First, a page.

Vortex – Nightfall [Review]

Shelter Skelter

Location:  Montreal, Canada

Date Played: February 1, 2020

Team size: 2-6; we recommend 2-4

Duration: 60 minutes

Price:  29.99 CAS per player

Ticketing: Private

Emergency Exit Rating: [A+] No Lock

Physical Restraints: [A+] No Physical Restraints

REA Reaction

Nightfall was a strong escape room with an interesting approach to hinting.

The set looked good. The puzzles were entertaining and broadly varied.

In-game: A bloodied water well outside of a cabin in the woods.

As hinting, Vortex had included extra information lying around the room in obvious places. If we wanted to access that additional layer of information, we could do so freely at any time. This was interesting because it created as many problems as it solved – mostly because some of the bonus hints were kind of essential. This was needlessly frustrating, but quite fixable.

All in all, Nightfall was one of the strongest games that we played in the city of Montreal (bearing in mind that a lot of the action in the Montreal escape room community is happening in the suburbs). If you’re in Montreal and looking for an escape, Vortex’s Nightfall is a strong option.

Who is this for?

  • Adventure seekers
  • Puzzle lovers
  • Sci-fi fans
  • Any experience level

Why play?

  • Fun set and prop interactions
  • Puzzle variety

Story

While hiking through the woods in the late 1960s, one of our friends had fallen and broken his leg. We had found refuge in a cabin and radioed back to town. We were told that rescuers would be dispatched if we could determine our location. As we settled in and began looking for the necessary information, we started hearing harrowing noises in the woods around us… and the sounds kept getting closer.

In-game: 2 people operating a chamber occupied by a third person.
Image via Vortex

Setting

We found ourselves outside of a strange cabin in the woods. The setting was dimly lit, but we were able to see what we needed to see. Exterior scenes have generally proven difficult to sell, but Vortex did a pretty good job of building the right vibe. It certainly showed its seams, but felt solid enough.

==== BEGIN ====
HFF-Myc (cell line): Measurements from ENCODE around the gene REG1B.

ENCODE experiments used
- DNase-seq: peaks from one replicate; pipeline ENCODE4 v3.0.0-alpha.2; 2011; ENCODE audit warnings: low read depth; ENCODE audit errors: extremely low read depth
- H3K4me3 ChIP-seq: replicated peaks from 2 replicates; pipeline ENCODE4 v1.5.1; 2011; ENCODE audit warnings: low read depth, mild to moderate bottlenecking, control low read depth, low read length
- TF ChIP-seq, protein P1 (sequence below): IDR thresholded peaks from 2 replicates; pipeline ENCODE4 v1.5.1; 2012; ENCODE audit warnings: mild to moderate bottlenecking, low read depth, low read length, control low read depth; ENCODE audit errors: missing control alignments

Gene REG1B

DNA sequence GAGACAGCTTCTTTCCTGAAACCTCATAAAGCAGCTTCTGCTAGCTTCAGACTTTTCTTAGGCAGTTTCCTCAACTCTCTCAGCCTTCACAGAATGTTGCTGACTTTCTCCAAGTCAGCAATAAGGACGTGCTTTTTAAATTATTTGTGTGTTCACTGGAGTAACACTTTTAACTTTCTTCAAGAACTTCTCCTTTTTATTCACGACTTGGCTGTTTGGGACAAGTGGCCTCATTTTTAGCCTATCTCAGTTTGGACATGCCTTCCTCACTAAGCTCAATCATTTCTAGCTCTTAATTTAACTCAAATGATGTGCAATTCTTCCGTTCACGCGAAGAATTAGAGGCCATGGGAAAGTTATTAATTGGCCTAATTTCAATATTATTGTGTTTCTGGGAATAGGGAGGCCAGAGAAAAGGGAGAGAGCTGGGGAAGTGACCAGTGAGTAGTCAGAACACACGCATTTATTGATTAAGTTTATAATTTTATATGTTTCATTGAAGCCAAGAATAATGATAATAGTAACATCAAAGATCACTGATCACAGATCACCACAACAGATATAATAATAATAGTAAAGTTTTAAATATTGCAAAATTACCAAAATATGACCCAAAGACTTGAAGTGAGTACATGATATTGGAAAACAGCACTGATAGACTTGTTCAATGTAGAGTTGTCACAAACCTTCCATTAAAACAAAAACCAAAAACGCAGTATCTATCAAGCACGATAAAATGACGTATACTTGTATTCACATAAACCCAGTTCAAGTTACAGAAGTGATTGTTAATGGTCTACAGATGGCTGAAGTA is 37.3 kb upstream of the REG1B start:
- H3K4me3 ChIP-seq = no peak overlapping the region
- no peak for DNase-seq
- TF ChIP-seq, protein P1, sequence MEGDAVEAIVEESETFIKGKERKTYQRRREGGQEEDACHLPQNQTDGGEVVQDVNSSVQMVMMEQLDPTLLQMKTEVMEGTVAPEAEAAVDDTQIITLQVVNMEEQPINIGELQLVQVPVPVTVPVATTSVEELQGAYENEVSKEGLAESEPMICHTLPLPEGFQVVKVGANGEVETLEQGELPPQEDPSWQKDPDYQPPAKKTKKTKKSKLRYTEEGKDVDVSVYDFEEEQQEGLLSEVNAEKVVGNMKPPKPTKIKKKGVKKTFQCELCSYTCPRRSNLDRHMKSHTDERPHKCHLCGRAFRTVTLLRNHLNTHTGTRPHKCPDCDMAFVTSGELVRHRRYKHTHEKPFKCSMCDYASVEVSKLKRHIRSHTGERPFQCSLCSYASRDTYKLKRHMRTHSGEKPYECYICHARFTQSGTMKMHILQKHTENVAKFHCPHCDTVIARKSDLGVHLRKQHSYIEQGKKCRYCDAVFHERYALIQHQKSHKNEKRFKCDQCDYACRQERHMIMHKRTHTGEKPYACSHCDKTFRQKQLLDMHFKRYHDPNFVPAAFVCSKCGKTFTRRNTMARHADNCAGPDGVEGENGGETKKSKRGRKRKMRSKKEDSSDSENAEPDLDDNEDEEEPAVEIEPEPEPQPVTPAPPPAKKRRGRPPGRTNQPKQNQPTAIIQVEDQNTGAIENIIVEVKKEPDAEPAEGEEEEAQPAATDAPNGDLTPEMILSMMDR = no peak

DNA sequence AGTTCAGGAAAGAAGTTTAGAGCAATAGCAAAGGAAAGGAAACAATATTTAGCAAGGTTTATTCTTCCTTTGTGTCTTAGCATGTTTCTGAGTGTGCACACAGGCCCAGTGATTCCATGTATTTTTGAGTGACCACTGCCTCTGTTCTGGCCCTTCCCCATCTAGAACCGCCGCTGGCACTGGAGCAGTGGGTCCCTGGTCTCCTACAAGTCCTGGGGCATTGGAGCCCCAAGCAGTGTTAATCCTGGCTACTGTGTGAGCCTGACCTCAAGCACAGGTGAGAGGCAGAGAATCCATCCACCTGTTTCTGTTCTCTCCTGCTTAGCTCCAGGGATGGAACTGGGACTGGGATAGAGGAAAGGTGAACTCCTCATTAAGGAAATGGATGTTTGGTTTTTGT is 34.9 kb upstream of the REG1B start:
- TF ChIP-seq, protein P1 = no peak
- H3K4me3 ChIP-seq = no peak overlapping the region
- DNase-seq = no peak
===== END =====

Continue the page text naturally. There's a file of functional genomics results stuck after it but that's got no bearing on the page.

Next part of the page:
As we entered the cabin, the scene shifted dramatically and Vortex maintained their level of quality.

In-game: Closeup on a firepit with a fire glowing within.

Gameplay

Vortex’s Nightfall was a standard escape room with a moderate level of difficulty.

Core gameplay revolved around searching, observing, making connections, and puzzling.

Analysis

➕ Vortex built a compelling outdoor set for Nightfall. It was dark, but with enough light that we could see what we needed to see. It created a sense of eeriness appropriate for the scenario, without becoming scary.

➕ The gameplay flowed cleanly. We enjoyed the wide variety of puzzles and how they linked together.

➕/❓Nightfall gave clear feedback when we solved a puzzle. We always appreciate this aspect of escape room design. It’s debatable whether Vortex’s choice of feedback notification made sense in this experience. It probably depends on how playful versus realistic your escape game preferences lean… Vortex leaned into playful. Our team was split on the subject.

➕/➖ Players could choose to make this game easier by reading the additional paper cluing that Vortex left within the game. These clues were clearly marked as optional. We appreciated the intent: that players could get the clue structure entirely from within the experience, but could choose to read additional cluing for any given puzzle.

That said, we found a few instances where we couldn’t glean the information we needed without reading the extra papers. It didn’t exist anywhere else. For example, we needed to read the printed material to know that there was a bonus puzzle available within the game. Also, the papers explained how to activate an entire critical sequence.

➖ We found one process puzzle inelegant. It ended up coming down to trial and error.

➖ One large, intriguing set piece built up to an uninteresting reveal. That moment was begging for a more engaging interaction.

➕  Nightfall had a climactic ending. Vortex created a prop that sold the moment. It was campy, but it worked well with the vibe of the set and the game. This ending was unusual, funny, and quite memorable.

Tips For Visiting

  • There is metered street parking. Download the P$ Montreal parking app to pay the meter.
  • This game is entirely bilingual (French and English).
  • All players need to be able to crawl a short distance.

Book your hour with Vortex’s Nightfall, and tell them that the Room Escape Artist sent you.

Disclosure: Vortex comped our tickets for this game.

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